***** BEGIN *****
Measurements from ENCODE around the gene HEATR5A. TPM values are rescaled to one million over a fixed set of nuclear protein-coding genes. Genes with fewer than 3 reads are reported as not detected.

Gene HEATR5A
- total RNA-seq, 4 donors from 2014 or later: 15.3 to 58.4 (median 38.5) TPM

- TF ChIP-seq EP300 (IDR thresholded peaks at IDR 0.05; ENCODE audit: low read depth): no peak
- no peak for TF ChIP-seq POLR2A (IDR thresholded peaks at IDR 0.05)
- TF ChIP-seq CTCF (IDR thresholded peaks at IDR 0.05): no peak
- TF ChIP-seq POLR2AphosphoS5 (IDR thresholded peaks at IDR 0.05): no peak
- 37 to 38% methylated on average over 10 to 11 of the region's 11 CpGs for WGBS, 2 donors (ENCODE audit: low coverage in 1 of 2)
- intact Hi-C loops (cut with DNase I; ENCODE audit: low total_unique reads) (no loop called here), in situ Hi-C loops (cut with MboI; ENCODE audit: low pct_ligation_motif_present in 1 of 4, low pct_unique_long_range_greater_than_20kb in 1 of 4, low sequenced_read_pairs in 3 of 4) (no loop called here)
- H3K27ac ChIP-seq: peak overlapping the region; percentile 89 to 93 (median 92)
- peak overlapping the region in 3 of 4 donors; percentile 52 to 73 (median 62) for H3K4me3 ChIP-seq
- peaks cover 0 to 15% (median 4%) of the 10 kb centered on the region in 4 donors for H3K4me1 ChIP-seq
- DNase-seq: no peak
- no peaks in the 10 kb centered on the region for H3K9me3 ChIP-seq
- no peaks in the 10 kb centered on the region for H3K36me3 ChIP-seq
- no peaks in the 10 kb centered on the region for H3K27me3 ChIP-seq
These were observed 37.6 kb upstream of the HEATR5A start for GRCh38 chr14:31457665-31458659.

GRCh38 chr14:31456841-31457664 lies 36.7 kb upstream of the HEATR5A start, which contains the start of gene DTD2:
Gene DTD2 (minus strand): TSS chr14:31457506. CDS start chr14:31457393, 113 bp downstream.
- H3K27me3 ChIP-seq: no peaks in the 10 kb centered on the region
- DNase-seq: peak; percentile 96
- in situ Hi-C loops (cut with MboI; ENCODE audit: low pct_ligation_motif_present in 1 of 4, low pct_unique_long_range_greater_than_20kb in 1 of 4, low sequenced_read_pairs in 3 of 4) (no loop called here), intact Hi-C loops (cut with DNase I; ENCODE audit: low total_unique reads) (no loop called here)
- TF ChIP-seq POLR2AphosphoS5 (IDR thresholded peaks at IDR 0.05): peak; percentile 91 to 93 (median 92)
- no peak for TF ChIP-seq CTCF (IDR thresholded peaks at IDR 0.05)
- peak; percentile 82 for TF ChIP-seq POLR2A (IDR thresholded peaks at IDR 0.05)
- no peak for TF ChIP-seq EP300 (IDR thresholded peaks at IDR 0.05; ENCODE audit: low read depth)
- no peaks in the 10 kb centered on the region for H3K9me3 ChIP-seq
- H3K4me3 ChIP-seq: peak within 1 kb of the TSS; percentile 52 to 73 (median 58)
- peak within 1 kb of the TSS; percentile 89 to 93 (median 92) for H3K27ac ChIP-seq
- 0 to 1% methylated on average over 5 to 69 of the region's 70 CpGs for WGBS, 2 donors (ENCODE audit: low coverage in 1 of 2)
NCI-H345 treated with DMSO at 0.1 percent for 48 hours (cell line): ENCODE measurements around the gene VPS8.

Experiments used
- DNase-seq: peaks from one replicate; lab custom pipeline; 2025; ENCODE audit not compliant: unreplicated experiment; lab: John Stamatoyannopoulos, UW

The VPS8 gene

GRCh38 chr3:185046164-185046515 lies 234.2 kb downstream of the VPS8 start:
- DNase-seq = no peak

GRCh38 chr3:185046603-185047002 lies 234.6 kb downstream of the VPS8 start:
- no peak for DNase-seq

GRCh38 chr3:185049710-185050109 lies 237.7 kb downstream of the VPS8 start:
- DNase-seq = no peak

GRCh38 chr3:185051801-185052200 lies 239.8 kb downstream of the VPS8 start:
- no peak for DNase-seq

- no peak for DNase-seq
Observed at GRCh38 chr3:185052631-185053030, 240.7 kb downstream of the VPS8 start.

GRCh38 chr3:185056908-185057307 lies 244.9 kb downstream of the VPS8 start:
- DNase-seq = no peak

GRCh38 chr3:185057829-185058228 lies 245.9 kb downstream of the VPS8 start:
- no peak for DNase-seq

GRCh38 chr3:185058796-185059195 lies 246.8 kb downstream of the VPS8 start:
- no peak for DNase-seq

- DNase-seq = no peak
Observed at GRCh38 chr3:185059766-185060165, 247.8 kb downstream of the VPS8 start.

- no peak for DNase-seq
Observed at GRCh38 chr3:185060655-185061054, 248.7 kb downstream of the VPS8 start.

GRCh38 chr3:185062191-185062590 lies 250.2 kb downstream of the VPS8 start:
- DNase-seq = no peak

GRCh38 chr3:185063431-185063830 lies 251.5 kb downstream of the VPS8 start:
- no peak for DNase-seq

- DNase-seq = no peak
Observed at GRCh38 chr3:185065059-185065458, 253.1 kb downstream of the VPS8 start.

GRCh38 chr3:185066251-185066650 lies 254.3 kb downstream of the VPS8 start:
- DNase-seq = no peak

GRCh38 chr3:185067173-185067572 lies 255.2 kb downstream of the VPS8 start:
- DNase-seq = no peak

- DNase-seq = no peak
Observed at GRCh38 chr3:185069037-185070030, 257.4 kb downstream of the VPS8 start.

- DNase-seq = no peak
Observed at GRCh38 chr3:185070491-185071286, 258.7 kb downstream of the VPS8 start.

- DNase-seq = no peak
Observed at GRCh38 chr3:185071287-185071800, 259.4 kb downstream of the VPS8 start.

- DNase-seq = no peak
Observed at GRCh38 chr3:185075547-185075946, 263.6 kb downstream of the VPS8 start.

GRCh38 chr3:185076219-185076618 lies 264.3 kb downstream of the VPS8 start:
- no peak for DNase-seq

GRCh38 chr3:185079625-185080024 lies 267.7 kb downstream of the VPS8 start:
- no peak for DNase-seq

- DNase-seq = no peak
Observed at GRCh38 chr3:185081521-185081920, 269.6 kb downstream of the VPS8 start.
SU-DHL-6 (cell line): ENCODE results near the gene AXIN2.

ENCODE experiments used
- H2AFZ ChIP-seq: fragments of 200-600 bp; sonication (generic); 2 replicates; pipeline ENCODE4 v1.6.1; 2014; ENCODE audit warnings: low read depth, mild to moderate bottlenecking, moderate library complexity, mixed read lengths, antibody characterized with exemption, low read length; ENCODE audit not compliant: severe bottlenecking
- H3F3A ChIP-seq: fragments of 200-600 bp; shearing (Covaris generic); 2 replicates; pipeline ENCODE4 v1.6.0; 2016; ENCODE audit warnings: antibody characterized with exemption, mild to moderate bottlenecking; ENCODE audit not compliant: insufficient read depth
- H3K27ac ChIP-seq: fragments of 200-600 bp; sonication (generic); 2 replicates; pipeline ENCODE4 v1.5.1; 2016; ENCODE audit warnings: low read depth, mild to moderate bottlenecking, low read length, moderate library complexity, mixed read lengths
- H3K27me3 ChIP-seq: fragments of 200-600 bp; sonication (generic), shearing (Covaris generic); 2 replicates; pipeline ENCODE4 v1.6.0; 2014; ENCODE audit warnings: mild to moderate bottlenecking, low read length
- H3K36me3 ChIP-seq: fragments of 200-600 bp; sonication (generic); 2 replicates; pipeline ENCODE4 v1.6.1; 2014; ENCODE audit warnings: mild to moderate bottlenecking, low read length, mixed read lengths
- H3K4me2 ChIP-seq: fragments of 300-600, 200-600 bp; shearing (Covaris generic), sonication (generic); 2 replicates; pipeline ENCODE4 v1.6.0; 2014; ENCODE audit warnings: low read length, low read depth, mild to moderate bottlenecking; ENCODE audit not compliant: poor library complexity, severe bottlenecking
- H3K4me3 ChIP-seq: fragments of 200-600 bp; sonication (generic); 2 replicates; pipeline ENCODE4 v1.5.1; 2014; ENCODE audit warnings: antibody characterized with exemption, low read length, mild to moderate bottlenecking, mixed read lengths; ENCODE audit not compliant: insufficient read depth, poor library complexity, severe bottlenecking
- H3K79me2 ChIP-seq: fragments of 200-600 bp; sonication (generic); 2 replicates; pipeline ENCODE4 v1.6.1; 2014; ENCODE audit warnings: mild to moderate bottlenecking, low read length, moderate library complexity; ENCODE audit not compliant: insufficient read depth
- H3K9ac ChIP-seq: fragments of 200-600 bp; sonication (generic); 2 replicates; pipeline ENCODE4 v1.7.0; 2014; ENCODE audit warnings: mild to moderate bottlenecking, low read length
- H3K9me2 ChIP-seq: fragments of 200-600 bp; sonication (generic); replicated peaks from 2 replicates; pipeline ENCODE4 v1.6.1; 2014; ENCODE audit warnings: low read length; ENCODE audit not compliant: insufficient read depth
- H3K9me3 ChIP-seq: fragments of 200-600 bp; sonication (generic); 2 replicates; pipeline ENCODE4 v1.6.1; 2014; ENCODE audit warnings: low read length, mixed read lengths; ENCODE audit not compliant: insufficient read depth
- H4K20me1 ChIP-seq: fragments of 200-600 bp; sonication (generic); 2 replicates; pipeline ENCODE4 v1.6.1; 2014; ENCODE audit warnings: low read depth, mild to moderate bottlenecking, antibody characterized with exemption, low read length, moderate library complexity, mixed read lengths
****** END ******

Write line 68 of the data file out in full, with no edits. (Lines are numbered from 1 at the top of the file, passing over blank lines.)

Observed at GRCh38 chr3:185070491-185071286, 258.7 kb downstream of the VPS8 start.